Windows 10’s digital assistant Cortana cando things like remind users to buy milk, to dictate an e-mail, and dish out trivia. But next year, you can tell her to get your PC out of bed, too.
At the Intel Developer Forum this week, Intel showed off two technologies that will help wake up your PC at the sound of your voice. The first – its “wake on voice” capability – is predicated on Intel’s Smart Sound technology and will debut with the Skylake processor. The other – Intel Ready Mode – is a low-power state that can be found built into the Haswell, Broadwell, and now the Skylake chips.
Here’s how it will all work: Your PC may be in a standby state, but it will be awake – ie able to run virus scans, download e-mail, but without needing to be fully powered on. When you say “Hey Cortana,” the system will fully power up and display the lock screen. At that point, you’ll be able to enter your password, PIN or Windows Hello enabled – simply sit down at your desk and let your PC recognise you.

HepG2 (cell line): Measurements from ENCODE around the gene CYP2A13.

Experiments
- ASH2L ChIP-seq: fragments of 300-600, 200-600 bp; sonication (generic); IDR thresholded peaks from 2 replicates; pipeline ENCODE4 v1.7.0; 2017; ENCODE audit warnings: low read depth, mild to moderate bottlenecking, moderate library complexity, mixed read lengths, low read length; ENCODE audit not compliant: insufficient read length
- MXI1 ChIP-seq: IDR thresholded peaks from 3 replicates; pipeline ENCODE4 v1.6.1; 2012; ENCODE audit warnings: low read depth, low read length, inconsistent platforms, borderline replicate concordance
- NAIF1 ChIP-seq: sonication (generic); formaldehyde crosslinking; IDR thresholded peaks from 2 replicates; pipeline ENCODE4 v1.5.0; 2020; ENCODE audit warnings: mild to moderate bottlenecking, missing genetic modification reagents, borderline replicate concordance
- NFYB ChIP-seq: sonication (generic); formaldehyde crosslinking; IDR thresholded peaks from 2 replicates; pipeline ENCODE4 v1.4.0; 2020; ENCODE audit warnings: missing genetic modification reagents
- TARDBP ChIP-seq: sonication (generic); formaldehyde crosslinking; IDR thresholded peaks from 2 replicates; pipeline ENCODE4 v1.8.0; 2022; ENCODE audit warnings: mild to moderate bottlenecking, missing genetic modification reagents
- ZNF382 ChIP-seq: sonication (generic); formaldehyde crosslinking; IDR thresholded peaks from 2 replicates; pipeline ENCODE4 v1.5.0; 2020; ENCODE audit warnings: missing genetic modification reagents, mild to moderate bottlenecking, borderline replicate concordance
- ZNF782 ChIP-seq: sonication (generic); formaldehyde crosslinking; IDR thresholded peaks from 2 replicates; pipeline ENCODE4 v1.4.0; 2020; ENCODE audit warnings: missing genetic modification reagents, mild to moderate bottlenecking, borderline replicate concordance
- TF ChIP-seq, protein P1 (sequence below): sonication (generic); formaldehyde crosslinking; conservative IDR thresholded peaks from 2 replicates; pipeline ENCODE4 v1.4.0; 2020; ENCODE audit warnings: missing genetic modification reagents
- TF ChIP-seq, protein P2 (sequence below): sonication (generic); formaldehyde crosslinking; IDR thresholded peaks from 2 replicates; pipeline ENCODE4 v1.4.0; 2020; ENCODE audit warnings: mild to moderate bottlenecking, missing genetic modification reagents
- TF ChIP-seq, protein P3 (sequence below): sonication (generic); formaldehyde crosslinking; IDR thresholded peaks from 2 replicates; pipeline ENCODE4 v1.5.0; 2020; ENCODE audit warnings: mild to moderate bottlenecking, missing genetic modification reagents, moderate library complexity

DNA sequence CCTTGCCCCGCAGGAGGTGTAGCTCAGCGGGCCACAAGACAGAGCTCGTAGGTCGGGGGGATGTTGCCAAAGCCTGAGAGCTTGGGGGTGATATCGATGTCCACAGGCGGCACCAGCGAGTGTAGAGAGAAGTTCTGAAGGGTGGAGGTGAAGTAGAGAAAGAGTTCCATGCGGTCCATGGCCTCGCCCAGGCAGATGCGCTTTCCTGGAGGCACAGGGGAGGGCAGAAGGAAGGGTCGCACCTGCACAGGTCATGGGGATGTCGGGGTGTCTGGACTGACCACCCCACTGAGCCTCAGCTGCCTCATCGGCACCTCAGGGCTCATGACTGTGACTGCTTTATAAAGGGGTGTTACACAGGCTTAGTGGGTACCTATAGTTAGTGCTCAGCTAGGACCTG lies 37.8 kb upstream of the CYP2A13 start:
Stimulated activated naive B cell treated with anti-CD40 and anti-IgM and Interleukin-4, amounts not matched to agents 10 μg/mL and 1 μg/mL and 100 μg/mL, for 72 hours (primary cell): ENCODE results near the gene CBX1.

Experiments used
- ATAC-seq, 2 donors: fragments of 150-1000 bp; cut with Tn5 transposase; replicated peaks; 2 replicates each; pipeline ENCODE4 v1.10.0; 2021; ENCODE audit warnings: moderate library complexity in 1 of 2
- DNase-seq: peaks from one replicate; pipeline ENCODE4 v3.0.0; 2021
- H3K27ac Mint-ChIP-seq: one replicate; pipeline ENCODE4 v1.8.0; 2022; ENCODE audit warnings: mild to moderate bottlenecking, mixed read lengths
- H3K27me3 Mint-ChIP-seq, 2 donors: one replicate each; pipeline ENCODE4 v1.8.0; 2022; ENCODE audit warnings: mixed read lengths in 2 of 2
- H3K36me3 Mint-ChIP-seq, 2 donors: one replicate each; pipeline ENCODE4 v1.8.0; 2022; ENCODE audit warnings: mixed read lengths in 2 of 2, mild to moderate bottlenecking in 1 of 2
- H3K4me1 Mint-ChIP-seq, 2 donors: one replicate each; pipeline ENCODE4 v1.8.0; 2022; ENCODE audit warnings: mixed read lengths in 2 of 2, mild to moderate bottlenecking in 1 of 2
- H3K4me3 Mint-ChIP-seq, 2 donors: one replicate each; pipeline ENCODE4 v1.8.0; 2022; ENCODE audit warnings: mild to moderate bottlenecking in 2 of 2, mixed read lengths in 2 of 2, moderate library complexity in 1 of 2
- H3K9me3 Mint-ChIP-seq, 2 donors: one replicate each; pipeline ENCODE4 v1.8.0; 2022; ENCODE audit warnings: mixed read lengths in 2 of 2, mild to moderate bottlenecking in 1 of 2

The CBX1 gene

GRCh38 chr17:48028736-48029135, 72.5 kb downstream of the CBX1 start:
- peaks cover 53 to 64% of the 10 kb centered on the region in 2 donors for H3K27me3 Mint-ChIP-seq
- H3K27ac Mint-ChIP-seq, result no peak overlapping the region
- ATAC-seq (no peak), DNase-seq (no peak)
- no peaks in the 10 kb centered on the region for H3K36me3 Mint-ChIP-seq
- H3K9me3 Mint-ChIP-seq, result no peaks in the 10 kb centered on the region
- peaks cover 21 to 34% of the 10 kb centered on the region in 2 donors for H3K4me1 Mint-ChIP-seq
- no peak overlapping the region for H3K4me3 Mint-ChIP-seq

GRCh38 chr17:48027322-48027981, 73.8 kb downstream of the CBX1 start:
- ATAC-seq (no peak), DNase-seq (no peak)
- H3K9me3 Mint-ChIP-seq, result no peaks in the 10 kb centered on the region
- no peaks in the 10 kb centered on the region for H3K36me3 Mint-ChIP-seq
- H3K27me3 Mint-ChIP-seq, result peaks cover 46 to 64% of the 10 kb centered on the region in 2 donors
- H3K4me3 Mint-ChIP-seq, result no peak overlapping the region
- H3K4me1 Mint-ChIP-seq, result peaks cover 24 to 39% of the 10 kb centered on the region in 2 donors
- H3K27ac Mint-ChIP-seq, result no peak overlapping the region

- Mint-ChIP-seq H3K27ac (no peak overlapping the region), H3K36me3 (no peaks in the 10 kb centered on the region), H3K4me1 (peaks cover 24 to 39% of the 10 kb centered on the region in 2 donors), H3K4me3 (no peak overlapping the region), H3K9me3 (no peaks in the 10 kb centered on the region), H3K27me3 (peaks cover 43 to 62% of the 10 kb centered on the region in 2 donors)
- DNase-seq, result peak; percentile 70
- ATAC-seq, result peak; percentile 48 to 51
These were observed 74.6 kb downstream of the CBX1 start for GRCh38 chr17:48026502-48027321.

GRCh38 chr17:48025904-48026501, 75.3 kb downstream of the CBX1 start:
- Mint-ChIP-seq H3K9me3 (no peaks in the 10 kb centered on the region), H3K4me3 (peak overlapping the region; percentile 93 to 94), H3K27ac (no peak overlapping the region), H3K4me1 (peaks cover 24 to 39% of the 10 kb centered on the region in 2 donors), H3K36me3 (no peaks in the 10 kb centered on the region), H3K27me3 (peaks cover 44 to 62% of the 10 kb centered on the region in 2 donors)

Windows Hello is a convenience, but it also serves as security protection. Your PC can recognise you by your face, and then authenticate you on other sites across the Internet. (Intel’s True Key technology works in a similar fashion.) The Smart sound technology is much more of a luxury; after all, you could certainly touch your PC’s space bar or power button to wake it up as well.
Intel only, for now
While the Ready Mode technology is already active on millions of PCs, Smart Sound will roll out next year, an Intel engineer said. It appears that you’ll be able to enable “wake on voice” in the Windows 10 Settings menu – the same way that you can turn on Windows Hello. (The other possibility is that you’ll be able to turn it on via the Cortana settings menu.)
There’s one catch: You’ll need to have an Intel-powered PC to make this work. Rival AMD has its own ways of capturing your dollars – through discrete graphics chips, for one – but it isn’t offering anything similar to what Intel promises… yet.
Also, there’s the little matter of being able to get Cortana in the first place. At time of writing, Microsoft is still working on an effective localisation for the digital assistant.
IDG News Service
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